The Wisconsin Badgers and their run game has been a staple in college football since the late 90s when a running back by the name of Ron Dayne shattered the record books. Fast forward to today and the Badgers are still the talk of the nation when it comes to teams who will pound the football down the field on a consistent basis. Wisconsin finished as the 15th best overall rushing team this past season, averaging over 5 yards a carry and over 230 yards a game. While Wisconsin does have arguably the best running back in the country and multiple offensive linemen that will be drafted into the NFL, the Badgers in the run game do some things schematically that most teams across all levels could benefit from having in their repertoire. By implementing simple tweaks such as shifts, motions and letting the quarterback tote the rock, you can expand your run game to a new level.
Wisconsin Badgers offensive coordinator Joe Rudolph implements a ton of motion into his run game to get the defenders eyes off their keys. One thing Rudolph does a tremendous job of is getting motion going back against the grain and making teams defend horizontal stretches from an offense that wants to pound you vertically. On the first drive of the game versus Ohio State in the Big Ten Championship, Wisconsin uses a jet motion from a trips open set back across the formation. They then run counter coming back to where the motion comes from. Ohio State is playing Cover 1, which causes the inverted safety to rotate and the high-hole safety to drop down and cover the motion. Because of this rotation, the Badgers are able to get a hat-on-hat upfront and spring Jonathan Taylor to the third level and into the secondary. Implementing simple motions into your offense can help you dictate the defensive looks you get and manipulate teams into positions they don’t want to be in. It also can get defenders’ eyes off their keys and allow you to get off the ball faster than your opponents.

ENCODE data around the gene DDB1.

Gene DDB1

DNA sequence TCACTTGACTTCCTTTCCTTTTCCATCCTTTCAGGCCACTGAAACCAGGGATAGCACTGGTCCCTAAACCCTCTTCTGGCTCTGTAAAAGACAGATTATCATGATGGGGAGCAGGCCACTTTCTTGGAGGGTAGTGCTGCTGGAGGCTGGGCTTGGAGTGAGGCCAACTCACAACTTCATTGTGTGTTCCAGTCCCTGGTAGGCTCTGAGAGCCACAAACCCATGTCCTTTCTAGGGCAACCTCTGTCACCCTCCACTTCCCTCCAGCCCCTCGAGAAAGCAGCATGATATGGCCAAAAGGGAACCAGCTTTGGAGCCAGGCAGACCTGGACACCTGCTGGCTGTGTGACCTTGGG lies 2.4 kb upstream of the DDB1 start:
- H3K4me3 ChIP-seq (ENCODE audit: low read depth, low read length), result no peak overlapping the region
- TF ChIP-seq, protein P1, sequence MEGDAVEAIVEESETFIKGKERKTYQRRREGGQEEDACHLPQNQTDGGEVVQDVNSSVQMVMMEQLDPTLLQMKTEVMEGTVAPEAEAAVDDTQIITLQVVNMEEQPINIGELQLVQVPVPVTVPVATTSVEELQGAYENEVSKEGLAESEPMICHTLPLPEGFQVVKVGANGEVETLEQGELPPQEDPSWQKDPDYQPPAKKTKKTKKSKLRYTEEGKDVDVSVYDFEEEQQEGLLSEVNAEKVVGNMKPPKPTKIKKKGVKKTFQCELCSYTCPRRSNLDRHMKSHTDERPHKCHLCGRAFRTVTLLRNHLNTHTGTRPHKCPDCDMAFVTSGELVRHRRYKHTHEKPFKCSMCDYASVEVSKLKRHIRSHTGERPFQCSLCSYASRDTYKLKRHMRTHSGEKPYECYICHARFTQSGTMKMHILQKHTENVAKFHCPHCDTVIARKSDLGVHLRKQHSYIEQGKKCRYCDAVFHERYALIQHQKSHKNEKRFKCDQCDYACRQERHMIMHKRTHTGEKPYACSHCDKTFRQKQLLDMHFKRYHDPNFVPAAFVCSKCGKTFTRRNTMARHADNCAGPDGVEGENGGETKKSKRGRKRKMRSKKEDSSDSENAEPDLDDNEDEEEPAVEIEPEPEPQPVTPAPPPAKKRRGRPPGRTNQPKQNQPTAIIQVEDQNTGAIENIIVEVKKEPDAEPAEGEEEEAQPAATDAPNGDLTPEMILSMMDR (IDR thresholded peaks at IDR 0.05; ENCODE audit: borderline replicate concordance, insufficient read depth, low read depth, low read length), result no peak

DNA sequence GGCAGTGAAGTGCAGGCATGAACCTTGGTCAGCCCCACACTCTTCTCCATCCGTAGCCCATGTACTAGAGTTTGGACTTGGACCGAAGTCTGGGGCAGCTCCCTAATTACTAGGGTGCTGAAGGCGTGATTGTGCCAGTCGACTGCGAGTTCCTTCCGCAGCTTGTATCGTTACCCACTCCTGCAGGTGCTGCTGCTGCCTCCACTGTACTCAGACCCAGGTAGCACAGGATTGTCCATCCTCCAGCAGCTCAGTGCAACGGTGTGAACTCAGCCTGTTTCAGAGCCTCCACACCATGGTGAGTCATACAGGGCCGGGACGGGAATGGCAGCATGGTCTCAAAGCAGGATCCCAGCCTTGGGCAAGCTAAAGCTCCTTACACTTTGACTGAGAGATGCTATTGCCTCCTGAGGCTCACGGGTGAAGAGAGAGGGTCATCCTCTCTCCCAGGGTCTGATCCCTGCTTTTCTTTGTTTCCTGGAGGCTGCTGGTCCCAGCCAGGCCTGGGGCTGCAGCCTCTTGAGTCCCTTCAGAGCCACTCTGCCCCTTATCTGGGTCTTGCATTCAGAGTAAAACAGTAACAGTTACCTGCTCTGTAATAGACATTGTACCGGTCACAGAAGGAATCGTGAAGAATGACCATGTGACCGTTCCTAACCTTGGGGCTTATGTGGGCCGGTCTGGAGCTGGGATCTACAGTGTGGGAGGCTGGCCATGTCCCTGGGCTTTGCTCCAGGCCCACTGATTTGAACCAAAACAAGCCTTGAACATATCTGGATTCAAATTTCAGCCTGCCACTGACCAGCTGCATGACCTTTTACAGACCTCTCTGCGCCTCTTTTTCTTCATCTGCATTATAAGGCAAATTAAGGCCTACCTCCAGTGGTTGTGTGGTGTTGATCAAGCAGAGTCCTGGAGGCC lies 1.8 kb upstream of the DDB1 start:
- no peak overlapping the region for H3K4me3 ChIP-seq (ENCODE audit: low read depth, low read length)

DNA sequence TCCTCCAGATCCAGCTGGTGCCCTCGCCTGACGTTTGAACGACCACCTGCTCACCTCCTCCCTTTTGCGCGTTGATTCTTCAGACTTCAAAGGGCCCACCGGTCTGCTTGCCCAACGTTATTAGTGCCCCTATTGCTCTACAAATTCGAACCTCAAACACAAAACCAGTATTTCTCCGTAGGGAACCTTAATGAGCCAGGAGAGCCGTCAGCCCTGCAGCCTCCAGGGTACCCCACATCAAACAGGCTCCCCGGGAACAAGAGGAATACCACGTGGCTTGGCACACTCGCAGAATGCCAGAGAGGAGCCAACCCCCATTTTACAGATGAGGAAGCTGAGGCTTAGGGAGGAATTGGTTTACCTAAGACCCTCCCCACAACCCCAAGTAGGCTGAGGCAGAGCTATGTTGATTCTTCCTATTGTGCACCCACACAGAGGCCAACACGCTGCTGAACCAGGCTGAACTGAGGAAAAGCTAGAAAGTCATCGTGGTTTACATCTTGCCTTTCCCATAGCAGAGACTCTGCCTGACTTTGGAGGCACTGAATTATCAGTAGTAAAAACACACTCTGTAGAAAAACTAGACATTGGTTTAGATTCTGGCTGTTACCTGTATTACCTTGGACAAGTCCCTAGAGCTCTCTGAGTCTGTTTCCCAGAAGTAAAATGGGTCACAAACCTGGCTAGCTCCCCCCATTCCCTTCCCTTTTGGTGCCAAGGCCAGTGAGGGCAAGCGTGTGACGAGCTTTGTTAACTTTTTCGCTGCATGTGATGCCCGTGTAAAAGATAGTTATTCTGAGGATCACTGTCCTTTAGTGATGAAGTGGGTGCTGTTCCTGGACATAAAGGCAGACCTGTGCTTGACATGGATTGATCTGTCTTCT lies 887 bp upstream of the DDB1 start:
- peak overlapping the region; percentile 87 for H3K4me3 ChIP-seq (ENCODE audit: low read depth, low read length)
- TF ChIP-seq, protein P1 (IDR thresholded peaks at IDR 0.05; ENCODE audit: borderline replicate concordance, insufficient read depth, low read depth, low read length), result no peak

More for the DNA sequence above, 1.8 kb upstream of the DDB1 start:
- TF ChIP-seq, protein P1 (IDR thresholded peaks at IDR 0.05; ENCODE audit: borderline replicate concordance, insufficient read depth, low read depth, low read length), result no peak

Another piece of the Wisconsin run game they do extremely well is pair plays up with the motions and hand the ball off to force defenses to respect the motion. Here again the Badgers use a deeper jet motion and fake the handoff to the motion man and give to Taylor on an inside handoff.
Later in the game, Wisconsin uses the exact same look and motion, but this time they hand the ball off to the motion for a jet sweep that results in a big gain. What this does to defenses is it causes them not only to prepare for the motions to get the football, but it forces defenses to defend the entire field. When the motion man is a threat to receive the football, defenses must adjust and make sure they are accounting for the motion players.
Wisconsin is not known for being a big quarterback run team whatsoever. Throughout the history of their program, very few quarterbacks have had the ability to truly impact the game using their feet, but his hasn’t stopped Wisconsin from engaging in the read aspect of the offense. This year quarterback Jack Coan was not a prominent threat to hurt teams in the run game, but the Badgers still had it in their arsenal of plays to use in case the opportunity presented itself. Here you get all three things mentioned in this article: motion, misdirection and a read play. Faking jet sweep one direction and reading zone the opposite, the scheme puts Ohio State into a bind defensively as they attempt to defend the full play. If your offense doesn’t perform any inside or outside zone that is perfectly acceptable. But much like Wisconsin does, attempting to find ways to get your quarterback out in space can pay huge dividends, especially if defenses aren’t anticipaiting your quarterback to keep the ball.
Overall, this is just a small one-game sample size of what Wisconsin has done throughout the years on the offensive side of the football. The Badgers have evolved as a program and don’t just line up and maul opponents up and down the field. Using motion, shifting and play design, the Badgers have created an offensive rushing attack that few programs can emulate regardless of the level. As you begin to look at where you can implement this in your program, start small and continuously evolve your attack.
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